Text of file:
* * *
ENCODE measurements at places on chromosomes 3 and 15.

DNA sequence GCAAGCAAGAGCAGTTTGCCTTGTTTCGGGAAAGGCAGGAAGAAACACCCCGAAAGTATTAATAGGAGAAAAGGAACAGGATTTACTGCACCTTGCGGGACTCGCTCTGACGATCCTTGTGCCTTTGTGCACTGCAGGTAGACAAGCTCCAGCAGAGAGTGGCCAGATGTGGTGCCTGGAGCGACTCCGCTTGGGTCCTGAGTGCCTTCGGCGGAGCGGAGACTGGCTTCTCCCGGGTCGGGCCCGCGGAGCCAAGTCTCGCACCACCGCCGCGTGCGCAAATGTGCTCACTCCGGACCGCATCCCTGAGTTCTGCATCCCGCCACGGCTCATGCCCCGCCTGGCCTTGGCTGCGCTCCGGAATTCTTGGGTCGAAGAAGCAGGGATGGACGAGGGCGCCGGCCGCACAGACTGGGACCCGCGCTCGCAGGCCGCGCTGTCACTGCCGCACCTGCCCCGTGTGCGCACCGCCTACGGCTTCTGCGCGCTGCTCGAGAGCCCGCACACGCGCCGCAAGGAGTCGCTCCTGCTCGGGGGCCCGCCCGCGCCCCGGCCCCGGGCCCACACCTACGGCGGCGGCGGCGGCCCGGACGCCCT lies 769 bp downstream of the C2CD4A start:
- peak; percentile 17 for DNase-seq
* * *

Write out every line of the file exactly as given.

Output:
ENCODE measurements at places on chromosomes 3 and 15.

DNA sequence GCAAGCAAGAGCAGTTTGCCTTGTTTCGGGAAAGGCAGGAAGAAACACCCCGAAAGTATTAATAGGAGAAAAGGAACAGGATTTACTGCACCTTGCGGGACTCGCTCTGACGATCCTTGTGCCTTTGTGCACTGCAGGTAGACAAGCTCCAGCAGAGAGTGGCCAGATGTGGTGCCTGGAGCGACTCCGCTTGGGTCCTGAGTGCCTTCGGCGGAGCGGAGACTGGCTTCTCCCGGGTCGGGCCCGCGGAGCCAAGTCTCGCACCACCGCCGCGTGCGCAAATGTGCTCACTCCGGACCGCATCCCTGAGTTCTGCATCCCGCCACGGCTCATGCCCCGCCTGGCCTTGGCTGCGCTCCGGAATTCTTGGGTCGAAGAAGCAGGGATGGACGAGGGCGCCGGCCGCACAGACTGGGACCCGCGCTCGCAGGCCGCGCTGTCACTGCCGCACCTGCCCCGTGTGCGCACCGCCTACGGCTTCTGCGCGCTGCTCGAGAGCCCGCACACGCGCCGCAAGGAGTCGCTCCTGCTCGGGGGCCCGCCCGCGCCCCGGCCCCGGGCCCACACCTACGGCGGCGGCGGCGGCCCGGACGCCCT lies 769 bp downstream of the C2CD4A start:
- peak; percentile 17 for DNase-seq